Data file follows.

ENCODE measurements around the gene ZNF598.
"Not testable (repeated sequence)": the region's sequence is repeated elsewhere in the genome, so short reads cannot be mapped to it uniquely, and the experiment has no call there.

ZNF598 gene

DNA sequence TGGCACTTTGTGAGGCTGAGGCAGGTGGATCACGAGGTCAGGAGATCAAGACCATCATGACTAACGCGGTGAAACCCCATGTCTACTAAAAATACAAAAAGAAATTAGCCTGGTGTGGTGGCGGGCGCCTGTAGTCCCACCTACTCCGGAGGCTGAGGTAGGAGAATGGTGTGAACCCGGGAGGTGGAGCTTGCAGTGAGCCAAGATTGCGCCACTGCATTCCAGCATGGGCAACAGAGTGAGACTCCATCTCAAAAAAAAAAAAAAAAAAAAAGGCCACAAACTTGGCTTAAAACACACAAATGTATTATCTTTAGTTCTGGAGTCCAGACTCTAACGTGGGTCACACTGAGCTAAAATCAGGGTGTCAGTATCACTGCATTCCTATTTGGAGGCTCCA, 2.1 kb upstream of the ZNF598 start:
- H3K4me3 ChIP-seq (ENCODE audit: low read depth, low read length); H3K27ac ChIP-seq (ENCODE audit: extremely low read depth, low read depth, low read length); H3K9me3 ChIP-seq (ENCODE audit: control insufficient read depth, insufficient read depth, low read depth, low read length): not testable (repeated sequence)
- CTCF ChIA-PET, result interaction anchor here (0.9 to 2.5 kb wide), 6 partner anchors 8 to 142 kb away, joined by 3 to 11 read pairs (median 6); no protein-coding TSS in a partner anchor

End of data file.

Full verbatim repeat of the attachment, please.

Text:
ENCODE measurements around the gene ZNF598.
"Not testable (repeated sequence)": the region's sequence is repeated elsewhere in the genome, so short reads cannot be mapped to it uniquely, and the experiment has no call there.

ZNF598 gene

DNA sequence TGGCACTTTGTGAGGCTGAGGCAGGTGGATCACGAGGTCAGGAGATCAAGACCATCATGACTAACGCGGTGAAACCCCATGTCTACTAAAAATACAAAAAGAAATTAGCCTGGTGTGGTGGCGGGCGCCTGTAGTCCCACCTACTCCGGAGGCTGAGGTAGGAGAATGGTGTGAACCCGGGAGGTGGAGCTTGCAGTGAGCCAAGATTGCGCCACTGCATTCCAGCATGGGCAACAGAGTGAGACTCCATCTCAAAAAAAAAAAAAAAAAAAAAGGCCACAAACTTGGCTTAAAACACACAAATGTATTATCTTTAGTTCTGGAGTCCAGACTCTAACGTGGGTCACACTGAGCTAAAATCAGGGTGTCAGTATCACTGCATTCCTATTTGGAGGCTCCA, 2.1 kb upstream of the ZNF598 start:
- H3K4me3 ChIP-seq (ENCODE audit: low read depth, low read length); H3K27ac ChIP-seq (ENCODE audit: extremely low read depth, low read depth, low read length); H3K9me3 ChIP-seq (ENCODE audit: control insufficient read depth, insufficient read depth, low read depth, low read length): not testable (repeated sequence)
- CTCF ChIA-PET, result interaction anchor here (0.9 to 2.5 kb wide), 6 partner anchors 8 to 142 kb away, joined by 3 to 11 read pairs (median 6); no protein-coding TSS in a partner anchor